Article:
The Barnes Foundation, Philadelphia
Now – Jan 14, 2019
Material Impressions: Reflections on the work of Berthe Morisot
by Zoë Dostal
Recently, I visited “Berthe Morisot: Woman Impressionist,” currently on view at The Barnes Foundation in Philadelphia. I had the privilege of a private guided tour by Anne Higonnet, Professor of Art History at Barnard College and Columbia University, whose dissertation on Morisot and subsequent publications stimulated a revival of interest in this understudied artist. Professor Higonnet’s tour of the exhibition emphasized how Morisot’s canvases time and again subvert expectations of gender performance in the tightly constructed spaces of nineteenth-century Paris.
Berthe Morisot, Reclining Woman in Gray, 1879, Oil on canvas, 60 x 73 cm. Private Collection. Image from exhibition catalogue, Cat. 24.
Consider, for example, Reclining Woman in Gray, 1879, in which a woman lies on a couch in a typically suggestive and inviting pose. She wears a low-cut, grey silk dress, but as Professor Higonnet observed, Morisot is “making clothing do what she wants, not what it is meant to do.” The crisscrossing dashes and daubs of grey, blue and white paint that make the dress are frenetically applied to obfuscate the body and deny an objectifying gaze. The longer one looks, the harder it becomes to access the woman as the eye is challenged and defeated at every turn by Morisot’s manipulation of the material.
Young Woman Dressed for the Ball, 1879, Oil on canvas, 71 x 54 cm, Paris, Musée d’Orsay © RMN-Grand Palais (Musée d’Orsay) / Hervé Lewandowski
Similarly, a painting from the same year, Young Woman Dressed for the Ball, deploys what Professor Higonnet called, “strategies of defense from the gaze.” On the one hand, the young woman fits right in with any young parisienne dressed up for a glittering urban ball at which she will be examined and assessed as an aesthetic and desirable object. Morisot’s brushwork, while summarily capturing the revealing white ballgown, mystifies the body behind the slash of white flowers that cut at a diagonal from the woman’s shoulder to her waist. While presenting her body in a full-frontal position, the parisienne turns her head to the right, breaking the harmony of her pose. Her facial expression does not express coyness, but rather a sternness in her refusal to meet the viewer’s eye. Her impassivity pushes the viewer to look away, uneasy at her troubled demeanor.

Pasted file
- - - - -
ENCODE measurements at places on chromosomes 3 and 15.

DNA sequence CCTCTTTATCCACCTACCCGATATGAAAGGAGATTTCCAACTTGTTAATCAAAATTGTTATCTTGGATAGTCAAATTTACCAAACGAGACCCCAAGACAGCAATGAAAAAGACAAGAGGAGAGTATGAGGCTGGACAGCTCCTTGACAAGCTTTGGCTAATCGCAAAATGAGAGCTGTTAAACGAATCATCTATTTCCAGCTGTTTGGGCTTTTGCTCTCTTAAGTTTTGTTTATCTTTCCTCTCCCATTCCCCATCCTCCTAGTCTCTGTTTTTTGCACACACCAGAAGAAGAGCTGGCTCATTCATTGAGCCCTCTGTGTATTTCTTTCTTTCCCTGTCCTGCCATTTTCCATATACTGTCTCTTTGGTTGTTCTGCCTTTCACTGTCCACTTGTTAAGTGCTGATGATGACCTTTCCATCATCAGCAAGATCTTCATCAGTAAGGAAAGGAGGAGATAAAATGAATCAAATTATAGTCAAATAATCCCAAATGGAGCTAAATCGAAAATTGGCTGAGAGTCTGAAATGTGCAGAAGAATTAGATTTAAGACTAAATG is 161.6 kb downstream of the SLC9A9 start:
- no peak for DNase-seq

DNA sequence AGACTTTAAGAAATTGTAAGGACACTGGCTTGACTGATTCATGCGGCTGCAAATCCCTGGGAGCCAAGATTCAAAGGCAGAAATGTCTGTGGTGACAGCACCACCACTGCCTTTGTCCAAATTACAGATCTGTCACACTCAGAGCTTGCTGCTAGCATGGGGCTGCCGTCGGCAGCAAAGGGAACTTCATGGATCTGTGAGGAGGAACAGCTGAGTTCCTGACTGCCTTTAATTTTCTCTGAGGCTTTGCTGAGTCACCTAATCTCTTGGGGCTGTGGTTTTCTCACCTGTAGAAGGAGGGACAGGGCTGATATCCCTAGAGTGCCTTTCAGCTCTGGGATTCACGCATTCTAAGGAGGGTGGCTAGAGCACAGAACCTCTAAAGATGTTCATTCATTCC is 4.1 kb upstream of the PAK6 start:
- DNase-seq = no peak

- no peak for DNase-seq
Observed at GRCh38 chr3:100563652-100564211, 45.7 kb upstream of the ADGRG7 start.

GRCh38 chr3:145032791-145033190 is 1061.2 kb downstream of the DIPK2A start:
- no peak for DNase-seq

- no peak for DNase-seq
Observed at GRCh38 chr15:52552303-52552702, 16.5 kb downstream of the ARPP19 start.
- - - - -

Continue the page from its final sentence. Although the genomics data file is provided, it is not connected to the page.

Woman at her Toilette, 1875-80, Oil on canvas, 60.3 × 80.4 cm, Art Institute of Chicago
In Woman at Her Toilette, 1875-80, Morisot again defies convention in a typical Impressionist trope. A young woman is in an interior space looking in a mirror to prepare herself. We see her only from the back, drawn in by the exposed flesh of her upper back and left shoulder. She has raised her right arm, which forms an elegant arabesque pose, but Morisot prevents the viewer from learning what function she is performing. The action might be revealed by the mirror, but Morisot has left only a flesh-colored blur. Her face is similarly indistinct, all but the faintest hints of profile erased by the brush. In the end, the viewer is left with a puzzle of flesh and material that threatens to dissolve rather than promising to reveal.
In the Country after Lunch, 1881, Oil on canvas, 81 x 100cm. Lawrence Ellison Private Collection. Image from the exhibition catalogue, Cat. 42
Morisot’s 1881 painting In the Country (After Lunch) depicts a woman in a purple dress, sitting at a table and facing the viewer, a lush garden just outside the window behind her. Morisot builds up a series of grids throughout the painting, from the iron bars separating window panes, to the window blinds, the back of the wooden chair, the texture of the table and even a series of marks on the lower right wall. These external grids echo and reinforce the grid of long, vertical purple lines just visible in the woman’s corset. Noticing this detail, the painting no longer depicts a charming countryside afternoon but becomes a commentary on the physical restrictions on women’s bodies and domains – here the interior domesticate space, gridded and claustrophobic, which is referenced in the woman’s constricting garment.
Woman and her Child on Balcony, 1871-72, Oil on canvas, 60 x 50 cm. Bridgestone Museum of Art, Tokyo. Image from exhibition catalogue, Cat. 36.
In one of the first works of the exhibition, Woman and Child on a Balcony, 1871-72, a child looks through the thin iron supports of a black balcony rail onto the vista of Paris. Her mother, leaning on the balustrade, watches her child as she looks. Professor Higonnet argued that in this work, Morisot is expressing a hope for the future. She is imagining a world in which women look and are looked at differently, as equals. This interpretation is supported by the quote from Morisot’s journal that opens the exhibition: “I don’t think there has ever been a man who treated a woman as an equal, and that’s all I would have asked for – I know I am worth as much as they are.” Yet, the railings still stand between the girl and the expanse of the vista before her, limiting her movement and her space, even as her mother’s gaze is focused on her, perhaps as a reference to the limiting associations of kinships, the surveillance of a parent figure, or the projection of her hopes and desires.
The exhibition is open in Philadelphia until January 14, 2019 before going to the Musée national des beaux-arts du Québec, the Dallas Museum of Art, and the Musées d’Orsay et de l’Orangerie.
For more on Professor Higonnet’s work, please see Berthe Morisot’s Images of Women, (Harvard University Press, 1992) and Berthe Morisot. A Biography, (multiple editions 1989-95).
Exhibition catalogue: Berthe Morisot: Woman Impressionist. New York: Rizzoli Electa, 2018.